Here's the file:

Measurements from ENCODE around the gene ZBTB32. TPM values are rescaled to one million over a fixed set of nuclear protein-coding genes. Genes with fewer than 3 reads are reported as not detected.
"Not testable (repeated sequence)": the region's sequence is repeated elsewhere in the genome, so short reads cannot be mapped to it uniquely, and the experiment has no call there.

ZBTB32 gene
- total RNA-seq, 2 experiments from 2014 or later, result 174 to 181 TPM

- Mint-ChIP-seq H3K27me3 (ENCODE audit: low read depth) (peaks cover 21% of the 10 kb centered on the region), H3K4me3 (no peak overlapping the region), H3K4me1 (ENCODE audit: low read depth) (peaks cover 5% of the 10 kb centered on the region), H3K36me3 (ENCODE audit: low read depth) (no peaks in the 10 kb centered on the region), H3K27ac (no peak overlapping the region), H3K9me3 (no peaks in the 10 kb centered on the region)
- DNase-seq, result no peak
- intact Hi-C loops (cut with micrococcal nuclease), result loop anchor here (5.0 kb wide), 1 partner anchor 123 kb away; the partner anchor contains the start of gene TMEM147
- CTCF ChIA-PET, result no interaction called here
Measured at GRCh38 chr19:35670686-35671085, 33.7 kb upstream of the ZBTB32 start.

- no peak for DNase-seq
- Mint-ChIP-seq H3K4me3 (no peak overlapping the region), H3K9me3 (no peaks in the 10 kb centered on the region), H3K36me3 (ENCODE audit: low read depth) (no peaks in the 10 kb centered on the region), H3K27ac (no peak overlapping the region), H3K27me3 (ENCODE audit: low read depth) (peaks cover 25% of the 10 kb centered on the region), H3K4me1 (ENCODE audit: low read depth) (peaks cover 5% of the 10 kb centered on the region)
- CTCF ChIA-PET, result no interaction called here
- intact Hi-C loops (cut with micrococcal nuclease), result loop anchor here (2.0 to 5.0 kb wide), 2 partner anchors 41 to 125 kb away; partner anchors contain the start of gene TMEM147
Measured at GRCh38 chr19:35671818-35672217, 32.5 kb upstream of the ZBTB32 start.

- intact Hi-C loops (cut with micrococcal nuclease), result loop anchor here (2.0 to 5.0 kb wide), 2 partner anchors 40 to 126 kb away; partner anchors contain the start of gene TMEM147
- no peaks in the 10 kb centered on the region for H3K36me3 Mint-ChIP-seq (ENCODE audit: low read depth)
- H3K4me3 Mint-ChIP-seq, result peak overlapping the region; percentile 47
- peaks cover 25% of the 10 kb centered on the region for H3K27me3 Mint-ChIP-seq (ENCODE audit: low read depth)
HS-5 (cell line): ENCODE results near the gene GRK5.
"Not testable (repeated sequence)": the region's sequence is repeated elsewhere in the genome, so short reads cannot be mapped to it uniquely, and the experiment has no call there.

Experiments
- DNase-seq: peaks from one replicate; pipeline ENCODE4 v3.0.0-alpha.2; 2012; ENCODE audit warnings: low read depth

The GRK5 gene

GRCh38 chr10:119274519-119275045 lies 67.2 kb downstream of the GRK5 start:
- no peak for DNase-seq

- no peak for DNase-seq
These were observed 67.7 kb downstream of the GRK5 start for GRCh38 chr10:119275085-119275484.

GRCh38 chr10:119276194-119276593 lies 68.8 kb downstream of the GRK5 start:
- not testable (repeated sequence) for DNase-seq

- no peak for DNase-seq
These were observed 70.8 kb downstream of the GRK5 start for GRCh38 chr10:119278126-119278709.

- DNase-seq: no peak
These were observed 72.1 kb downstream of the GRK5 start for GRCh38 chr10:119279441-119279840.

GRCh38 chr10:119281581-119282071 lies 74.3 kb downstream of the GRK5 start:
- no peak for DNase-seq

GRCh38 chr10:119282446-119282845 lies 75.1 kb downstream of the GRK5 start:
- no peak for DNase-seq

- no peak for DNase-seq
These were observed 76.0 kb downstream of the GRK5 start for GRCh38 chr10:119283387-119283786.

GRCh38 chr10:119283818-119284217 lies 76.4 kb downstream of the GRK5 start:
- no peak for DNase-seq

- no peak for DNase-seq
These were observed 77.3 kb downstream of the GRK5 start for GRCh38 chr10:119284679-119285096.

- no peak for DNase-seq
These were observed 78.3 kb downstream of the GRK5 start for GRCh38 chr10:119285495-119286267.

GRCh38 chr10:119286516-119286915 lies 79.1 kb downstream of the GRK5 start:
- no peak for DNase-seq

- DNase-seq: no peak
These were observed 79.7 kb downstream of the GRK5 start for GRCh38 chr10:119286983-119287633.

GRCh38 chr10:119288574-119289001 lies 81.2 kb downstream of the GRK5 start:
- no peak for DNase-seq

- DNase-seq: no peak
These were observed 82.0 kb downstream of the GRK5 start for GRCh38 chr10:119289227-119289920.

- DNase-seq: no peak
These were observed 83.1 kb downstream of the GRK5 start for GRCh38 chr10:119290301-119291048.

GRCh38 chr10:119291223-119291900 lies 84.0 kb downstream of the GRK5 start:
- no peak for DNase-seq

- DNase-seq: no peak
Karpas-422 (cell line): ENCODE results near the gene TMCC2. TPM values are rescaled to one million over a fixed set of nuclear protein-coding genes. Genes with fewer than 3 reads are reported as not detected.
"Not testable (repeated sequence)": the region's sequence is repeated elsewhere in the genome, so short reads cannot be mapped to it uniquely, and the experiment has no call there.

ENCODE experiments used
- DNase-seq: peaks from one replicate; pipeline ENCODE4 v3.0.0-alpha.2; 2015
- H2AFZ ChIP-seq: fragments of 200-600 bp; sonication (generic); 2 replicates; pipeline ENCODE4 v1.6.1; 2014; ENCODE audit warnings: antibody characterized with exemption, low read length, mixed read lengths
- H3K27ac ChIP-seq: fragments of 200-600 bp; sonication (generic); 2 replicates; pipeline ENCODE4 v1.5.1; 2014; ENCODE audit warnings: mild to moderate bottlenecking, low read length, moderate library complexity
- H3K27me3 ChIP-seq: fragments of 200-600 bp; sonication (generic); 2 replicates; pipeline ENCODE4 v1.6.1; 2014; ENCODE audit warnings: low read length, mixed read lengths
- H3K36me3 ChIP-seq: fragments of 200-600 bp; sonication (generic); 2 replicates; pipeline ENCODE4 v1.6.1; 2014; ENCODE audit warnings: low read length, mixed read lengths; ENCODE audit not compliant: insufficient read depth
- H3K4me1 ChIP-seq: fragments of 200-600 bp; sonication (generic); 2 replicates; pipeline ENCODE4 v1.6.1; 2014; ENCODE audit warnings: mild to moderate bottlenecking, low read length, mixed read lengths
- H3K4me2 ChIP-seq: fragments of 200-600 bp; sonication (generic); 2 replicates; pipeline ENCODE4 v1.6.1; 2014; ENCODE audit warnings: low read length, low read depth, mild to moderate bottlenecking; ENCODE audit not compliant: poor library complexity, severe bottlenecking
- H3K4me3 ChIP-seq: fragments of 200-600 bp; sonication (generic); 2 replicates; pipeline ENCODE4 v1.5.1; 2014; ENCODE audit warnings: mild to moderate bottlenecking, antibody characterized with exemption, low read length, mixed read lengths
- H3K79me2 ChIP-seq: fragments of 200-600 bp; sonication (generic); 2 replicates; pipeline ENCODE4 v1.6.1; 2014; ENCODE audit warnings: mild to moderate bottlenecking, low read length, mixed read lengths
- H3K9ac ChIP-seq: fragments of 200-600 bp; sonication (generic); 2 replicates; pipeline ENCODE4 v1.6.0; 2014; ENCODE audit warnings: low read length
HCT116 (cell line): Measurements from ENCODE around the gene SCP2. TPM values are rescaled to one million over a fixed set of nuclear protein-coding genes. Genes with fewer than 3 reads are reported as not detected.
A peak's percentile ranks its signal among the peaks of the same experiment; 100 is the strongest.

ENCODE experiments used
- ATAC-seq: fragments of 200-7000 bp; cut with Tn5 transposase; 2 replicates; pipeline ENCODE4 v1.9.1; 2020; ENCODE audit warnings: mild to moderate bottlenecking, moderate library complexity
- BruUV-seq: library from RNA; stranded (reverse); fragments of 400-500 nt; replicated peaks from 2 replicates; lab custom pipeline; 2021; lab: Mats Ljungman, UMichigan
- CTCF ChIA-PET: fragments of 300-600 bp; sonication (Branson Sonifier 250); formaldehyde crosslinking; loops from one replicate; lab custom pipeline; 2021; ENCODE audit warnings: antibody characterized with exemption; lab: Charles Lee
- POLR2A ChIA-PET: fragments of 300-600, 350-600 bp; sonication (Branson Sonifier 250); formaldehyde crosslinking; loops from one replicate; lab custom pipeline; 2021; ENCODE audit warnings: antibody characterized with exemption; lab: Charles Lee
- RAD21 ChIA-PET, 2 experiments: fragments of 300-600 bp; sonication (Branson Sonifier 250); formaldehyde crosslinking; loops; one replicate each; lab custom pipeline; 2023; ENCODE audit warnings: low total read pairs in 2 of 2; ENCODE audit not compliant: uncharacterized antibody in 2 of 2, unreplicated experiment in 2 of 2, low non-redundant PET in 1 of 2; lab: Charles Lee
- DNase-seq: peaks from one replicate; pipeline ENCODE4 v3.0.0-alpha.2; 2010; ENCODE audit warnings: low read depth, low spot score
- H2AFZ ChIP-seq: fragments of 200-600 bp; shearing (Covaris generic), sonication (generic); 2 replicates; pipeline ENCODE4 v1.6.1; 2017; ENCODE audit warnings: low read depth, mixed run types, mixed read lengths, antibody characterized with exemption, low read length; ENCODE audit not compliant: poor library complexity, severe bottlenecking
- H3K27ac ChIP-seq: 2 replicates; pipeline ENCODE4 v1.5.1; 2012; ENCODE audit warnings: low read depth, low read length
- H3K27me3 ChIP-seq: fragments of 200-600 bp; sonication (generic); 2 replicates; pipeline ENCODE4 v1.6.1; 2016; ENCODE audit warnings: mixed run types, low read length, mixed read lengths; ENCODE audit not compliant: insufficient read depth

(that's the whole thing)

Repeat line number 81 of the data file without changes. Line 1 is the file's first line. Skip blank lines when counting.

- H2AFZ ChIP-seq: fragments of 200-600 bp; shearing (Covaris generic), sonication (generic); 2 replicates; pipeline ENCODE4 v1.6.1; 2017; ENCODE audit warnings: low read depth, mixed run types, mixed read lengths, antibody characterized with exemption, low read length; ENCODE audit not compliant: poor library complexity, severe bottlenecking